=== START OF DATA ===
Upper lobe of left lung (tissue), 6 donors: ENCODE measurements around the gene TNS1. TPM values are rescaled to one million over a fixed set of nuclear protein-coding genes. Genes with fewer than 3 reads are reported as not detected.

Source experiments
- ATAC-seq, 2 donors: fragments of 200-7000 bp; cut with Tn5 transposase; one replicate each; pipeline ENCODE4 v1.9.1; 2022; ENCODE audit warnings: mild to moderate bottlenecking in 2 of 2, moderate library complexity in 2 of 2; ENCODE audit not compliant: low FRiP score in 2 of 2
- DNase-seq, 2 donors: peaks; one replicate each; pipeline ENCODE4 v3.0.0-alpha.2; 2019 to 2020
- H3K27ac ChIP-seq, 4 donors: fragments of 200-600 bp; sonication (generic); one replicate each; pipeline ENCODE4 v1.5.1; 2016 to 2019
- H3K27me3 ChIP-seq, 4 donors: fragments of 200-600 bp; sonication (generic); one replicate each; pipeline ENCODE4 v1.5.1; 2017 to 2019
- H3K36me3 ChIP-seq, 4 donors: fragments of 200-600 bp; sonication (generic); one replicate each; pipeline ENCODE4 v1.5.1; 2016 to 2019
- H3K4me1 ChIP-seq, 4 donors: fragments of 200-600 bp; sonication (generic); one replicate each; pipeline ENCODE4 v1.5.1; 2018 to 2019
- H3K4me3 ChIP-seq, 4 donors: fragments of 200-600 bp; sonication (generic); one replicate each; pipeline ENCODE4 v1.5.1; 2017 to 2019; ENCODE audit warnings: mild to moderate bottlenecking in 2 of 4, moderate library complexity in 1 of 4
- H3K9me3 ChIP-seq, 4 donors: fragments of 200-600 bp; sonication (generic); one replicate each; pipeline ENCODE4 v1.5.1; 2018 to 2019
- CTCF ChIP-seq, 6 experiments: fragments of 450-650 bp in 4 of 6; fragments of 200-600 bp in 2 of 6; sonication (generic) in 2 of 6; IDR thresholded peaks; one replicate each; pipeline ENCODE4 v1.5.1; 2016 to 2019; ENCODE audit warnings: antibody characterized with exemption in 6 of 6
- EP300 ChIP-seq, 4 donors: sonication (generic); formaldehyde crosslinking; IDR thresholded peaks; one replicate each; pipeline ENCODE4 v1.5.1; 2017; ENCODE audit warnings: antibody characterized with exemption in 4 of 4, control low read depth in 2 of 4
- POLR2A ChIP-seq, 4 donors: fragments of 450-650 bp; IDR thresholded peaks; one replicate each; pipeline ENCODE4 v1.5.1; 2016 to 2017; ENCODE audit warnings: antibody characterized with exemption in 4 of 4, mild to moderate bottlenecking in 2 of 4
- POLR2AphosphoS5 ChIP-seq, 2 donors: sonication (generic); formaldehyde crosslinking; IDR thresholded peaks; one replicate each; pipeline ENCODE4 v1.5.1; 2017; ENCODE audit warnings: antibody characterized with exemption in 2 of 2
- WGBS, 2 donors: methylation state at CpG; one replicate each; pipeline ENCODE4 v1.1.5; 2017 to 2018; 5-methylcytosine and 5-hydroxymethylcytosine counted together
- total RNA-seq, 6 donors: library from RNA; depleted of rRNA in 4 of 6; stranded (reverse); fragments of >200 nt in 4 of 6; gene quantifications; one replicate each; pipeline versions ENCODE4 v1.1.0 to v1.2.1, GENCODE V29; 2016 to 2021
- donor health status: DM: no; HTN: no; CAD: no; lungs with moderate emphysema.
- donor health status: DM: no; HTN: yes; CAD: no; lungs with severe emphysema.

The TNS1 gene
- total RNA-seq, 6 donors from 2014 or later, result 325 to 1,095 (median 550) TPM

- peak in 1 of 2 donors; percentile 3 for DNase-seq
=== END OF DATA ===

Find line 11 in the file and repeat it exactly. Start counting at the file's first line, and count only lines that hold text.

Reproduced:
- CTCF ChIP-seq, 6 experiments: fragments of 450-650 bp in 4 of 6; fragments of 200-600 bp in 2 of 6; sonication (generic) in 2 of 6; IDR thresholded peaks; one replicate each; pipeline ENCODE4 v1.5.1; 2016 to 2019; ENCODE audit warnings: antibody characterized with exemption in 6 of 6